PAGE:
Next generation sequencing (NGS) using the FoundationOne platform of the primary tumor revealed several genetic changes including missense mutation of AXL (R368Q) and RB1 (R661W) and intron 5 rearrangement of FAS. The tumor was microsatellite stable and had a tumor mutational burden of 3 mutations/Mb. In addition, several variants of unknown significance were identified, including T535N in ALK, R496H in BRCA1, L2277F in BRCA2, Q740H in BRIP1, S301F in CCT6B, L219I in CSF3R, S1134C in CUX1, R127Q in ETV6, P197L in IL7R, L168* in JAK3, K2148N in MKI67, I754M in MSH3, G1366S in NOTCH1, and ROS1 rearrangement. The TBXT gene, which encodes brachyury, is not included in the FoundationOne testing (Additional file 1: Technical specifications of FoundationOne NGS platform. Genes examined and mutations detected). Immunostaining of the primary UPS specimen revealed no detectable nuclear brachyury staining (Fig. 5). Due to disease progression and performance status, treatment with gemcitabine was initiated [12]. The patient only received 1 cycle of treatment before she developed acute hypoxic respiratory failure with bilateral pleural effusions and left pneumothorax, with clinical and imaging findings of disease progression. The treatment regimen was changed to pembrolizumab plus pazopanib [13,14,15]; although well-tolerated, she developed continued tumor progression and passed away 8 months after diagnosis.

Fig. 5
figure 5

Immunohistochemistry stain for Brachyury is negative in the tumor cells (A); a positive control shows brachyury expression in a chordoma (B). Microscopy was performed as in Fig. 2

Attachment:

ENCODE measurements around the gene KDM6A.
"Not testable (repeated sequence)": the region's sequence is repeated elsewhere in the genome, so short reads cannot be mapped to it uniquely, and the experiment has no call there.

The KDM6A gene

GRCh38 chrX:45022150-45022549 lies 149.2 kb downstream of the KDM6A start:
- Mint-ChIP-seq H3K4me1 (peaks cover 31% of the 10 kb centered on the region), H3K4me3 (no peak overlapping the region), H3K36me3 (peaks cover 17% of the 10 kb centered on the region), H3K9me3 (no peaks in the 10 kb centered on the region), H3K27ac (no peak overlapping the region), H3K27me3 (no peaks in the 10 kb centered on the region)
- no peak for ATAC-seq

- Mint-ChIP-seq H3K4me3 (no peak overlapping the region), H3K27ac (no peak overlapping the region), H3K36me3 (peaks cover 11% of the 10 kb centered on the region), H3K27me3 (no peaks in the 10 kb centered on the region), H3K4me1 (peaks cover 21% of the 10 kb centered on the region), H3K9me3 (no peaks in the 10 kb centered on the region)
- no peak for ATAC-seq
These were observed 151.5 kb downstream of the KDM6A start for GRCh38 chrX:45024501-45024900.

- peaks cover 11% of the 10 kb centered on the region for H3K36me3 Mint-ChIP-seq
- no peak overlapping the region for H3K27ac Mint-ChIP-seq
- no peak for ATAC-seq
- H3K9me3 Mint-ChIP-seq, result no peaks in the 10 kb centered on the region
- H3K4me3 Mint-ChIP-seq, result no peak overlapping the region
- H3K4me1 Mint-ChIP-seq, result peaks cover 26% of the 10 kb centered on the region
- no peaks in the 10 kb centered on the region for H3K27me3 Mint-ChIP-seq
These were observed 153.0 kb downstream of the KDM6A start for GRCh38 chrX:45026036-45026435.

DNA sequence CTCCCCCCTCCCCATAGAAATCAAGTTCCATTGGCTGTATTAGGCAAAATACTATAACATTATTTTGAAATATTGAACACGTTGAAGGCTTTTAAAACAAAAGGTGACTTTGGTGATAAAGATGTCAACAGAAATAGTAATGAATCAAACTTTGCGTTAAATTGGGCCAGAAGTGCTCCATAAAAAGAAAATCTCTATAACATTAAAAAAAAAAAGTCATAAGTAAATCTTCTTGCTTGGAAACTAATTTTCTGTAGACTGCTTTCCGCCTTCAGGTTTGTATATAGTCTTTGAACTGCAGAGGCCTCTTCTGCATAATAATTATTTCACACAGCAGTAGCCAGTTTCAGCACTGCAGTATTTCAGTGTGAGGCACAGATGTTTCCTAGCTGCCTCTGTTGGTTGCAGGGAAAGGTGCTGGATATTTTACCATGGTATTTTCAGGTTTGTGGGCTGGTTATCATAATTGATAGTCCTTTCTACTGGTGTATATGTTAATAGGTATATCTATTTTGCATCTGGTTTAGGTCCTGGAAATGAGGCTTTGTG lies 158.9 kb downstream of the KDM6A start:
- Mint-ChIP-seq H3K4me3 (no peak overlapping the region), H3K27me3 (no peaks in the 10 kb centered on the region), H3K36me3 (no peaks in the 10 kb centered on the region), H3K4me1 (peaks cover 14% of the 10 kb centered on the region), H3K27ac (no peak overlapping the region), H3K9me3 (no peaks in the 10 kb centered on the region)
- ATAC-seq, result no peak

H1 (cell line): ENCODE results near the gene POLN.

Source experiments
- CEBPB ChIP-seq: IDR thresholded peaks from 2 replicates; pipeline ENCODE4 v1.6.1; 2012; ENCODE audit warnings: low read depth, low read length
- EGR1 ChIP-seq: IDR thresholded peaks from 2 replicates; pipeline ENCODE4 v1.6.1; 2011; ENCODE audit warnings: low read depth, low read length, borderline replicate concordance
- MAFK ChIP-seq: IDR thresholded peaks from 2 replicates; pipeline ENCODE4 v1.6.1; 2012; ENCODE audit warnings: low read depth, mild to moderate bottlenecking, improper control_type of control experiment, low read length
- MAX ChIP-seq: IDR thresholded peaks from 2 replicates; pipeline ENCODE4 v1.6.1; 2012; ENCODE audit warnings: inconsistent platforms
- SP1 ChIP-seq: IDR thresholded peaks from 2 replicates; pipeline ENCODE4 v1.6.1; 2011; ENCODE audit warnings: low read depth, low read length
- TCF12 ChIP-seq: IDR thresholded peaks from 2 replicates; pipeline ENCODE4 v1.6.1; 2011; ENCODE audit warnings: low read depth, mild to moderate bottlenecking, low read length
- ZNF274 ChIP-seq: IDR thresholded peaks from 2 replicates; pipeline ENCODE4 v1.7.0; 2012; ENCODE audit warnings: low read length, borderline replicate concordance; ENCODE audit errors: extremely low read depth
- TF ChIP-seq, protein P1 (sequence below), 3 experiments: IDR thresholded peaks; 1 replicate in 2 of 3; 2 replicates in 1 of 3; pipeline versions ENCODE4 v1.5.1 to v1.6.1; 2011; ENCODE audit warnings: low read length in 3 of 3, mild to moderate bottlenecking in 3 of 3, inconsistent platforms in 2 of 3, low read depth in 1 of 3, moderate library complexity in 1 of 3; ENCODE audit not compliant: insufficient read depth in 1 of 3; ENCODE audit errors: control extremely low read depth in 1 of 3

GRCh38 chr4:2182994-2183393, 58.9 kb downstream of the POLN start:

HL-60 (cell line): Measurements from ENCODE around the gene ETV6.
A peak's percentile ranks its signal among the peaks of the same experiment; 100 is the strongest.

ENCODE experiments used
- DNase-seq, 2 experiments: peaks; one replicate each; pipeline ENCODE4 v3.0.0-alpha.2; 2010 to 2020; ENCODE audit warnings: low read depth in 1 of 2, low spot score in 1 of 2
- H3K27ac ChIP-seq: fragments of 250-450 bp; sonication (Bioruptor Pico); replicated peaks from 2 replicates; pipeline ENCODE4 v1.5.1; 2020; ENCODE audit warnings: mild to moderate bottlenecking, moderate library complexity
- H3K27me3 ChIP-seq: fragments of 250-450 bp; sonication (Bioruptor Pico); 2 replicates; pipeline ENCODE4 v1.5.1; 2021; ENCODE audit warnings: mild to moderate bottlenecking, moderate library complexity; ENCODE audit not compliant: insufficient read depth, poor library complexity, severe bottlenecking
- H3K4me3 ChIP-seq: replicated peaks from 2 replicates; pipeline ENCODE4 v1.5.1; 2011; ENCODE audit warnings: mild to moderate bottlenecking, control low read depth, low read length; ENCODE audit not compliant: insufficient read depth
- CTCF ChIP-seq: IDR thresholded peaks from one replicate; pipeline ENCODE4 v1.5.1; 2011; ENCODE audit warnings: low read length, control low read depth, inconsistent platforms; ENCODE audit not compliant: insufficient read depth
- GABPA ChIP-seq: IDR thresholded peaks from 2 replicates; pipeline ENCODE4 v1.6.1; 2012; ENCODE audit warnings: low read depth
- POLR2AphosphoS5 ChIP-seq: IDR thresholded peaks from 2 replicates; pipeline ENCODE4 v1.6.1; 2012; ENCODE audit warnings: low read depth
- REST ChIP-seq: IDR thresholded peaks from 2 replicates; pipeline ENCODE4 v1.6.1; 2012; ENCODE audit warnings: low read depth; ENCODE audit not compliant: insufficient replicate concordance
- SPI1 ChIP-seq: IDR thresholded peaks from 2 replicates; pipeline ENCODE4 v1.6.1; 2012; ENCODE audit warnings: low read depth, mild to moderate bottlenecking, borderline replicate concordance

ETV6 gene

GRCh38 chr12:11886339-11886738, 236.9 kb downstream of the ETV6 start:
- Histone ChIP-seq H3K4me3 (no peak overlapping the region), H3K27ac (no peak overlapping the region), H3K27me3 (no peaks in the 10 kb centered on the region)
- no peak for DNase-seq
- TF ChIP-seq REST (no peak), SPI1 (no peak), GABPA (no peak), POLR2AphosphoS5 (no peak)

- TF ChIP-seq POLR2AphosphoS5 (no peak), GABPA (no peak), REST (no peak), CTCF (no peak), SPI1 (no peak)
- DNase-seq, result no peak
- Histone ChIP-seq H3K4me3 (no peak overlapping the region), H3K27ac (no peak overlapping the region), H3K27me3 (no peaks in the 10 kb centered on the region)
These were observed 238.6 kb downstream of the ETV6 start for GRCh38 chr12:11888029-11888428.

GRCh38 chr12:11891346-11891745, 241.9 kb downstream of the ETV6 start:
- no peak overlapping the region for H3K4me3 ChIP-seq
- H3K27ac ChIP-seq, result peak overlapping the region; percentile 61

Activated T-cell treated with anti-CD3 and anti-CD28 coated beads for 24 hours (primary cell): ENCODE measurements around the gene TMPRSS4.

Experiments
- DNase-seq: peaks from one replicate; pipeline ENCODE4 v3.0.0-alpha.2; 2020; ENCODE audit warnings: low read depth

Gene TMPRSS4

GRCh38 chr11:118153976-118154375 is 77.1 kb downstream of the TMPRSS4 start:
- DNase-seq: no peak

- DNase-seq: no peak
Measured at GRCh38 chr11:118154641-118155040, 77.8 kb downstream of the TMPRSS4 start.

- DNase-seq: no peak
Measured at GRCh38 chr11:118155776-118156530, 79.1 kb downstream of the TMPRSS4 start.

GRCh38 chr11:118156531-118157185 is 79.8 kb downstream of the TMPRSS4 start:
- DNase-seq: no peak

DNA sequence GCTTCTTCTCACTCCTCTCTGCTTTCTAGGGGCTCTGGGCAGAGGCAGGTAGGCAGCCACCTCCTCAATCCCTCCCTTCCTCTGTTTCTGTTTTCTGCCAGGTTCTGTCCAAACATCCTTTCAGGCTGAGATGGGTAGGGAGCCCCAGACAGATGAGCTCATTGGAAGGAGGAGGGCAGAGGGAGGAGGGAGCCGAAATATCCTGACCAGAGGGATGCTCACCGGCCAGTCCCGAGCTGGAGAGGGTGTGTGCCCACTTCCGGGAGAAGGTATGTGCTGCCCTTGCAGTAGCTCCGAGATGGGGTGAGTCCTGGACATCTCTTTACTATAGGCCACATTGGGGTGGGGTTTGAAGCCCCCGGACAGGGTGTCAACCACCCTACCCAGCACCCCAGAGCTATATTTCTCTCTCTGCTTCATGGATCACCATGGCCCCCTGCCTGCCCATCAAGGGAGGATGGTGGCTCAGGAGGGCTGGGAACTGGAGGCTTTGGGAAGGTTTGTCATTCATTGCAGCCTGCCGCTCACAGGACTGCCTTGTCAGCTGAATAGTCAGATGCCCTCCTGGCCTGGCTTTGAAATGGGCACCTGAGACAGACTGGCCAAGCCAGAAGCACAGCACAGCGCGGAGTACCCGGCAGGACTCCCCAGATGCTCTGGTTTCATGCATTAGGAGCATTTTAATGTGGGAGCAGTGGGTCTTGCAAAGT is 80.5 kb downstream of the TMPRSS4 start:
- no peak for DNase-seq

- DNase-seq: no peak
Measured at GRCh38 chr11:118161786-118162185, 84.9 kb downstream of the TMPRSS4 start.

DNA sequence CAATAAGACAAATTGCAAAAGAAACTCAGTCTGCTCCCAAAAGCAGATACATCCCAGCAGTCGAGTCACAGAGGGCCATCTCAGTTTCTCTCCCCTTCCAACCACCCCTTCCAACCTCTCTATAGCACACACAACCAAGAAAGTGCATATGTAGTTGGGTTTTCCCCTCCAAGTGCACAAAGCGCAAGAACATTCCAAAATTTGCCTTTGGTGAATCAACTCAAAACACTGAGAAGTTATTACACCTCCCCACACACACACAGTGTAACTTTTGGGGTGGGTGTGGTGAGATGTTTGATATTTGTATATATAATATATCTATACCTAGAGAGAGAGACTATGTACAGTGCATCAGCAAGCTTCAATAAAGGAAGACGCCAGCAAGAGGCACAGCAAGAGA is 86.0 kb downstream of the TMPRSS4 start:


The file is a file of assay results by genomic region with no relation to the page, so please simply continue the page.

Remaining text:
Her past medical history was notable for a spheno-occipital chordoma excised at age 39. Interestingly, ten members of her family were diagnosed with chordoma. Of ten cases, nine involved the clivus or nasopharynx with the age of diagnosis ranging from 6 to 68-years-old. One brother was diagnosed at age 28 with an aggressive sacral chordoma and later died of metastatic disease. The patient and members of her family were involved in extensive genetic studies to identify the genetic abnormality in familial chordoma, which showed TBXT gene duplication on 6q27 and contained a SNP variant rs2305089 [5, 6]. Her last follow-up MRI, at age 61, still revealed a stable 1.2 × 0. 8 × 2.3-cm soft tissue mass localized in the posterior nasopharynx appearing to connect a midline defect in the clivus. There was no evidence of progression or metastatic disease, and clinical observation was recommended. There was no history of second malignancy in her other family members with chordoma.